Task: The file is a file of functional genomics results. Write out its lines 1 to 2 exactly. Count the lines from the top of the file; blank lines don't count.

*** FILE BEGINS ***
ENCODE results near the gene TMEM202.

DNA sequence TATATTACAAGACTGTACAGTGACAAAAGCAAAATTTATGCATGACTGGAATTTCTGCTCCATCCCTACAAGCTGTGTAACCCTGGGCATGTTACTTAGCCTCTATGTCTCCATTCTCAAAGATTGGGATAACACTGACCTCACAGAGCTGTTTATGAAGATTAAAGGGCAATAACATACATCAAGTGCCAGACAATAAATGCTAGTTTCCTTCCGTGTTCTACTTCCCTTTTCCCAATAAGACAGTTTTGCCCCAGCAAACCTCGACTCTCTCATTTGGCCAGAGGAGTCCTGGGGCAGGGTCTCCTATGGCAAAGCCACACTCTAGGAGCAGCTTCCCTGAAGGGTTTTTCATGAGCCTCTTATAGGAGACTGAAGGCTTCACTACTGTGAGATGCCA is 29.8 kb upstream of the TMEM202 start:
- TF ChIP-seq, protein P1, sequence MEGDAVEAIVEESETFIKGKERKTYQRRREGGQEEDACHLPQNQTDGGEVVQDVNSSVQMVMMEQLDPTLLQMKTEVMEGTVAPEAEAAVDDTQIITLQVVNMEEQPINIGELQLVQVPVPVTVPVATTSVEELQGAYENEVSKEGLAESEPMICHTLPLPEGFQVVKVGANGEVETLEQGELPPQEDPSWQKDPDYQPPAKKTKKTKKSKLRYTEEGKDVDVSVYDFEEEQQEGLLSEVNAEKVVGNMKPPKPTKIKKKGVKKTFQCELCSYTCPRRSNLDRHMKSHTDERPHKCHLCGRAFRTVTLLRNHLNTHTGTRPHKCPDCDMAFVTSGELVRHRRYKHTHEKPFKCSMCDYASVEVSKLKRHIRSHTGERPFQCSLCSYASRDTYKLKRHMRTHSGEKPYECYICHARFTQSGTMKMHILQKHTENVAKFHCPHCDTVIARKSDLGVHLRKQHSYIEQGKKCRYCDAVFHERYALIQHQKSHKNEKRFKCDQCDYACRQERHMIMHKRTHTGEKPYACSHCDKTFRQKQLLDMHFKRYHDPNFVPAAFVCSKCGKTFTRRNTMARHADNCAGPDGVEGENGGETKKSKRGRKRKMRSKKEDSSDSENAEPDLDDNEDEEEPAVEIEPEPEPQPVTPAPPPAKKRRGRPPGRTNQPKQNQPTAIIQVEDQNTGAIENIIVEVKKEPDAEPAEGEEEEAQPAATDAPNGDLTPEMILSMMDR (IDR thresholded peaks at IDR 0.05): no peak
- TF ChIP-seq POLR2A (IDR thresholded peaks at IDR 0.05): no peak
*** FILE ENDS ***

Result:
ENCODE results near the gene TMEM202.

DNA sequence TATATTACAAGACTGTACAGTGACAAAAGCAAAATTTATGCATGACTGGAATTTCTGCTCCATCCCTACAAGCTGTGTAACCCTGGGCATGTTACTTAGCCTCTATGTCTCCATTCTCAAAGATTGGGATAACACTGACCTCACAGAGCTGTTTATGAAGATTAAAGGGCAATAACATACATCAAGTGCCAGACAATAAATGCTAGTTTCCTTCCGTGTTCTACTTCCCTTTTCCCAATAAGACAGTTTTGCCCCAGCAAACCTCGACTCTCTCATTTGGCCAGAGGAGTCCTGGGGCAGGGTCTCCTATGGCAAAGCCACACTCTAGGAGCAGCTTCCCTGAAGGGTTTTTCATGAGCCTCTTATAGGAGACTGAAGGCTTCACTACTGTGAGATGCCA is 29.8 kb upstream of the TMEM202 start: